Summer means beach, but with a baby? Really? Never fear – with this handy survival guide, you’ll be the best prepared family on the sand.
I remember well the first summer when a heatwave struck and I realised that we could no longer just go to the beach. Can I take the pram on the beach? No. Can I breastfeed in a UV tent? No. What if the baby eats sand? Weird poo consistency.
If this is your first summer with a baby you may also be thinking about holiday logistics. Whether you’re booking a holiday or planning a day trip, the key is to be prepared.
Children love beaches. Pack a bucket and spade, a hat and some sun-protection, and you’re good to go.
Add in a baby and it’s not quite so simple. For a start, babies are rubbish at regulating their temperature. That means that they get too hot. And that can be dangerous.
Secondly, babies burn easily. You should really avoid direct sunlight for babies under six months. This is tricky when beaches lack shade. So you need to bring your own. Go for a beach umbrella, windbreaks or a UV beach tent.
Let your baby stretch out on a mat in a shady spot. Prams and pushchairs are not only a pain to drag across the sand, they also warm up like mini ovens.
Thirdly, if your baby can move, they can’t be trusted. Babies eat sand. After they’ve cried and you’ve cleaned them up, they do it again. Trust me, I know. They eat pebbles too. They especially like the small, choke-me sized ones.
Again, a UV beach tent provides a handy playpen. Or you can create a penned-in zone using beach mats and windbreaks. We also found an inflated rubber dinghy made a great place to put the baby.
And don’t forget the sun hat and plenty of fluid, whatever your child’s age.
Taking a dip
A big part of summer is swimming. It’s tempting to jump on your surfboard with your baby like this dad, but everyone’s got to start somewhere.
In the UK and abroad, public pools, especially holiday villa or resort pools tend to be around 27-28⁰C. That ten degrees below body temperature feels cool on a hot day, which is kind of the point!
Consider your baby’s age and size before taking the plunge. If your baby’s under 12lbs or 12 weeks, stick to dry land unless you can find a pool that’s warmer than 32 degrees.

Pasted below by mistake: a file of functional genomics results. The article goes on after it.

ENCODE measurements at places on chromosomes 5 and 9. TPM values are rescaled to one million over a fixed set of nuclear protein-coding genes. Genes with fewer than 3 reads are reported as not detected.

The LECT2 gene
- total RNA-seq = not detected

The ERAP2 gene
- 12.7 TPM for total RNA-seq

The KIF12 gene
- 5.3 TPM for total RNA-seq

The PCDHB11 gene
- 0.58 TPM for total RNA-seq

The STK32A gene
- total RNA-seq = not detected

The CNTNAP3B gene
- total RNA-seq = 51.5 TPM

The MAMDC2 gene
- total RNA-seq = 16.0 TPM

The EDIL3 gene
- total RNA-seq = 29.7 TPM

If your baby’s between three and six months, wrap them up in a wetsuit and limit the time you spend in cool water to around 15-20 minutes. If your baby is over six months, splash for up to 30 minutes and keep that wetsuit on.
Unless you’re somewhere tropical, the sea is cooler again. Babies under six-months-old should really stay out of the sea. But bigger babies and toddlers will love to paddle or dip in with you. and if they don’t, they’ll let you know.
Whatever their age, keep hold of small children at all times in the sea – even if the sea’s calm, currents and winds can sweep buoyancy aids or inflatables away. Also be aware that they shouldn’t swallow the salty water.
Cold water fact: small babies don’t shiver. If they’re cold, their lips, fingers and toes will have a blue tinge.
All the gear
Even one day on the beach with a baby is akin to moving house in the amount of kit you need.
While it’s tempting to let your baby roam naked on the beach, there’s the pesky matter of sunburn. Also sand gets in all sorts of places, and the mixture of suncream, food and baby is like No More Nails. Unless you want to scrub your baby with wire wool, a UV sunsuit is the way forward.
This nifty garment is made of a thin, UV-protecting material. It dries really quickly and has a sun protection factor of around 50 — a brilliant option for outdoor pools and the beach.
To keep warm in the water, try a wetsuit. Made of neoprene, it should fit snugly so that it can trap a thin layer of water next to your baby’s skin which warms to their body temperature. You can get sleeveless or full arm length wetsuits, which you buy by your baby’s weight or age.
Keep them safe
The key to safe swimming is vigilance. Even a baby who’s supported by a buoyancy aid can get into trouble, so hold them at all times. Watch them next to the pool, in the paddling pool and on holiday.
Little babies aren’t naturally scared of water and they have amazing reflexes that mean they’ll hold their breath underwater for a couple of seconds. Make dipping underwater gentle, calm and normal and they won’t become scared. You can also teach them to gently splash in and hold on to the side.
Toddlers are a completely different story. Games, toys and bubble blowing help scared or clingy toddlers feel at ease. Remember that they need to feel supported by you, so while it’s tempting to push them, try to take things really calmly and slowly.
Gung-ho, bonkers toddlers need a whole different approach – one that gives strict rules and boundaries. Play games where they listen for a magic word before jumping in, teach them how to get in the water safely – and how to find the side and climb out again.